10 biggest dams in Africa

By , K24 Digital
On Wed, 1 Nov, 2023 02:44 | 4 mins read
The Grand Renaissance Dam in Ethiopia. PHOTO/Print
The Grand Renaissance Dam in Ethiopia. PHOTO/Print

With the continent colloquially named the richest continent in the world due to its rich natural mineral deposits, favourable weather and fertile arable soils, it also boasts some of the world’s biggest water reservoirs.

1. Grand Renaissance Dam (Ethiopia)

The Grand Renaissance Dam (GERD) in Ethiopia is currently the biggest dam in Africa and was previously known as the Millennium Dam. It is located close to the border with Sudan on the Blue Nile. Construction started in 2011 and the dam currently generates 6,000 megawatts (MW) annually. The reservoir holds back almost 63 billion m2 (68 billion ft2) of water and is one of the largest reservoirs on the continent. Its surface measures 1,680 km2.

The dam’s walls are 145 metres (475 feet) high and 1,800 metres (5,900 feet) long. The GERD is estimated to cost close to Sh753 billion (US$5 billion), about seven per cent of the 2016 Ethiopian gross national product.

2. Aswan High Dam (Egypt)

The Aswan Dan Dam is located close to the city of the same name In southern Egypt. It holds back 169 km2 of a lake called Lake Nasser.

The turbines produce 2,100MW and due to the high production capacity, the Aswan High Dam ranks as Africa’s second largest. Differences with Gamal Abdel Nasser led the US and Britain to withdraw their financial support of the project in 1956, whereupon Nasser turned to the Soviet Union for assistance. It took 11 years to build and was opened in 1971.

3. Cahora Bassa Dam (Mozambique)

One of the world’s biggest dams is located on the Zambezi River in western Mozambique. The Cahora Bassa Dam has a capacity of 2,075MW. It is 171 metres (560 feet) high and 303 metres (994 feet) wide at the crest and has a volume of 510 million cubic metres.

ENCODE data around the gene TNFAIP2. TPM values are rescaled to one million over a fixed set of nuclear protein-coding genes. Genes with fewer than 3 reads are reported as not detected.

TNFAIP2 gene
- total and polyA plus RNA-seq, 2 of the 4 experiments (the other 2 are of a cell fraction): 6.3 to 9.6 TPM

The Cahora Bassa hydroelectric dam was the last megaproject constructed in Africa during the era of decolonisation and, at the time of its construction, was the fifth largest dam in the world. The major part of electricity produced is exported to South Africa. A consortium of Portuguese, German, British, and South African companies built the dam. Its construction began in 1969 and was completed in 1974, but the last of five 425 MW generators was installed in 1979.

4. Gilgel Gibe III (Ethiopia)

The dam is located 350 kms southwest of Ethiopia’s capital Addis Ababa, on the Omo River in Ethiopia’s Southern Nations, Nationalities, and People’s Region State (SNNPRS). The Ethiopian Electric Power Corporation developed the project at a cost of Sh275 billion (US$1.83 billion).

In total, it produces 1,870 MW and is, with a height of 243 metres (797 feet), the fourth largest dam in Africa. Gibe III was launched in July 2006, with the first unit starting its trial-running generation in September 2013. It was fully commissioned in December 2016.

5. Inga Dams (DR Congo)

The Inga Dams in Democratic Republic of Congo (DRC) consists of two single dams on the Congo River. Inga 1 (generating 351 MW) and Inga 2 (1,424 MW).